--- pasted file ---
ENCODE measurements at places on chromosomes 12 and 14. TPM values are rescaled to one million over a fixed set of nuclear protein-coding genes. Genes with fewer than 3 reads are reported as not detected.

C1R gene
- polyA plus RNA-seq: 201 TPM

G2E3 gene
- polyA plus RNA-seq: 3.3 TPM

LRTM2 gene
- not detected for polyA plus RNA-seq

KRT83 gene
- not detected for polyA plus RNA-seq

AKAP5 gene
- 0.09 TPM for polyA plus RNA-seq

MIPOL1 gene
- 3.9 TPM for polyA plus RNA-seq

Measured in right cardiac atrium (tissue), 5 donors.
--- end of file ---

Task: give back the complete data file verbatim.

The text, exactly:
ENCODE measurements at places on chromosomes 12 and 14. TPM values are rescaled to one million over a fixed set of nuclear protein-coding genes. Genes with fewer than 3 reads are reported as not detected.

C1R gene
- polyA plus RNA-seq: 201 TPM

G2E3 gene
- polyA plus RNA-seq: 3.3 TPM

LRTM2 gene
- not detected for polyA plus RNA-seq

KRT83 gene
- not detected for polyA plus RNA-seq

AKAP5 gene
- 0.09 TPM for polyA plus RNA-seq

MIPOL1 gene
- 3.9 TPM for polyA plus RNA-seq

Measured in right cardiac atrium (tissue), 5 donors.